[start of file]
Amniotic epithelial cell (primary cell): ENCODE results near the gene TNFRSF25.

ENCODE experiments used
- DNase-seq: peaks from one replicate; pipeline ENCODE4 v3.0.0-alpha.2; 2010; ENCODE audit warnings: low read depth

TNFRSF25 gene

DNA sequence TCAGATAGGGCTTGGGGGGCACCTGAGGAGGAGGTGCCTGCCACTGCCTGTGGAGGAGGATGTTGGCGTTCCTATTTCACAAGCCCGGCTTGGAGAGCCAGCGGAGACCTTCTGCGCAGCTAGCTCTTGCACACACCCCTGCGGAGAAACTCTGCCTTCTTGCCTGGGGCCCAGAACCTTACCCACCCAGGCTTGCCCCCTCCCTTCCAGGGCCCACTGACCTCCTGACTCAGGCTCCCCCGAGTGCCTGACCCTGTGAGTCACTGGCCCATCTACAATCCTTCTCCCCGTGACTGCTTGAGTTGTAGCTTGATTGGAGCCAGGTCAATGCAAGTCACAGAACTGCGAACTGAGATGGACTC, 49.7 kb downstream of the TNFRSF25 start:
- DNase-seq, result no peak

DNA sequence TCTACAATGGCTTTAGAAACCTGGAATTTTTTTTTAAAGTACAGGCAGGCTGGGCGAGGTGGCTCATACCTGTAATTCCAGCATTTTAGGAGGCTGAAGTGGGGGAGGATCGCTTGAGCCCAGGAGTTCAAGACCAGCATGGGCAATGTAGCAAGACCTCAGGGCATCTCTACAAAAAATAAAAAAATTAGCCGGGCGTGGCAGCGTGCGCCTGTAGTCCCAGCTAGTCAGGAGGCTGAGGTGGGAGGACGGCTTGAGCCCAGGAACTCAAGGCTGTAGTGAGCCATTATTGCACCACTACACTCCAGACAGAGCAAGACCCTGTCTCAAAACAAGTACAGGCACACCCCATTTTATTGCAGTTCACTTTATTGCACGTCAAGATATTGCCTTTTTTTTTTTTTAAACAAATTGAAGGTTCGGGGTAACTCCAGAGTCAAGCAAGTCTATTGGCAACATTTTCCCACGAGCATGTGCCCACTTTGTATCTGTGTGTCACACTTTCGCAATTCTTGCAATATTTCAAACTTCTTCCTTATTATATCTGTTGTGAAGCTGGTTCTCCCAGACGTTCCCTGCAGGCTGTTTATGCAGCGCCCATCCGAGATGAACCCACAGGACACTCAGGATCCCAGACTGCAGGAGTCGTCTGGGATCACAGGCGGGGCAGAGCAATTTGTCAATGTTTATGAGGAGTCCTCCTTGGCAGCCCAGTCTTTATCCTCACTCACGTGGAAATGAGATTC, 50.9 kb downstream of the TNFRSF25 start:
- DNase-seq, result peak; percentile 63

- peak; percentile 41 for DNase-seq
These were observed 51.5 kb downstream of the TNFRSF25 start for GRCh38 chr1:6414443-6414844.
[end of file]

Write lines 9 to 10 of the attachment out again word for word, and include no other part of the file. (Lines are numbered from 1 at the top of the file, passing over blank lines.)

- peak; percentile 41 for DNase-seq
These were observed 51.5 kb downstream of the TNFRSF25 start for GRCh38 chr1:6414443-6414844.